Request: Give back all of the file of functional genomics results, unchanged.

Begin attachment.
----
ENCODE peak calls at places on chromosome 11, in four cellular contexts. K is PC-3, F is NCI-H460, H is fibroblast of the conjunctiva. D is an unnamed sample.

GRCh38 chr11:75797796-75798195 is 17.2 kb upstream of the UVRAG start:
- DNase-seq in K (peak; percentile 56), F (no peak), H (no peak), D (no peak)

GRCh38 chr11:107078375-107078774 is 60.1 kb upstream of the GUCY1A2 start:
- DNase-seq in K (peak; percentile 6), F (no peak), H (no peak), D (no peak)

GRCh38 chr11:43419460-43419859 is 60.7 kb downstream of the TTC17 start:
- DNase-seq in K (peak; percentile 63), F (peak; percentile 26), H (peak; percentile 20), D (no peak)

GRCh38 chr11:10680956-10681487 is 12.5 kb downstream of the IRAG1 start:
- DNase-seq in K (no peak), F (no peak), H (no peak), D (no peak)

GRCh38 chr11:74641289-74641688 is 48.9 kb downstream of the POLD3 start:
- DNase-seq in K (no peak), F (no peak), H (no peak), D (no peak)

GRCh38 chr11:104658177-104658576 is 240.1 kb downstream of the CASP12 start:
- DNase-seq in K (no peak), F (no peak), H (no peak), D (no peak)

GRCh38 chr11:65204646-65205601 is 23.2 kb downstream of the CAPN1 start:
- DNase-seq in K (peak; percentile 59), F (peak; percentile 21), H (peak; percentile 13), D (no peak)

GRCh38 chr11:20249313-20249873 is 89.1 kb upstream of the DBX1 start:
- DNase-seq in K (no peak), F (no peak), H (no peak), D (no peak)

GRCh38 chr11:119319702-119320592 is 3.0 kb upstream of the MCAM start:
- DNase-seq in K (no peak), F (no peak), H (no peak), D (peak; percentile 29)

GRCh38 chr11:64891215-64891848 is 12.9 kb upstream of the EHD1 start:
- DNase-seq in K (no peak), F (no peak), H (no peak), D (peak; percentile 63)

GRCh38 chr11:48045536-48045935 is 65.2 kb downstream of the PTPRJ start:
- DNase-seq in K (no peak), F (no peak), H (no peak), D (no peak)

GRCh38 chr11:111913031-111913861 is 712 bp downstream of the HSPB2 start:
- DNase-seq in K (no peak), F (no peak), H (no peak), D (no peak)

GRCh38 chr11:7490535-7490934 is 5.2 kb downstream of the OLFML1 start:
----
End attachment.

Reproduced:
ENCODE peak calls at places on chromosome 11, in four cellular contexts. K is PC-3, F is NCI-H460, H is fibroblast of the conjunctiva. D is an unnamed sample.

GRCh38 chr11:75797796-75798195 is 17.2 kb upstream of the UVRAG start:
- DNase-seq in K (peak; percentile 56), F (no peak), H (no peak), D (no peak)

GRCh38 chr11:107078375-107078774 is 60.1 kb upstream of the GUCY1A2 start:
- DNase-seq in K (peak; percentile 6), F (no peak), H (no peak), D (no peak)

GRCh38 chr11:43419460-43419859 is 60.7 kb downstream of the TTC17 start:
- DNase-seq in K (peak; percentile 63), F (peak; percentile 26), H (peak; percentile 20), D (no peak)

GRCh38 chr11:10680956-10681487 is 12.5 kb downstream of the IRAG1 start:
- DNase-seq in K (no peak), F (no peak), H (no peak), D (no peak)

GRCh38 chr11:74641289-74641688 is 48.9 kb downstream of the POLD3 start:
- DNase-seq in K (no peak), F (no peak), H (no peak), D (no peak)

GRCh38 chr11:104658177-104658576 is 240.1 kb downstream of the CASP12 start:
- DNase-seq in K (no peak), F (no peak), H (no peak), D (no peak)

GRCh38 chr11:65204646-65205601 is 23.2 kb downstream of the CAPN1 start:
- DNase-seq in K (peak; percentile 59), F (peak; percentile 21), H (peak; percentile 13), D (no peak)

GRCh38 chr11:20249313-20249873 is 89.1 kb upstream of the DBX1 start:
- DNase-seq in K (no peak), F (no peak), H (no peak), D (no peak)

GRCh38 chr11:119319702-119320592 is 3.0 kb upstream of the MCAM start:
- DNase-seq in K (no peak), F (no peak), H (no peak), D (peak; percentile 29)

GRCh38 chr11:64891215-64891848 is 12.9 kb upstream of the EHD1 start:
- DNase-seq in K (no peak), F (no peak), H (no peak), D (peak; percentile 63)

GRCh38 chr11:48045536-48045935 is 65.2 kb downstream of the PTPRJ start:
- DNase-seq in K (no peak), F (no peak), H (no peak), D (no peak)

GRCh38 chr11:111913031-111913861 is 712 bp downstream of the HSPB2 start:
- DNase-seq in K (no peak), F (no peak), H (no peak), D (no peak)

GRCh38 chr11:7490535-7490934 is 5.2 kb downstream of the OLFML1 start: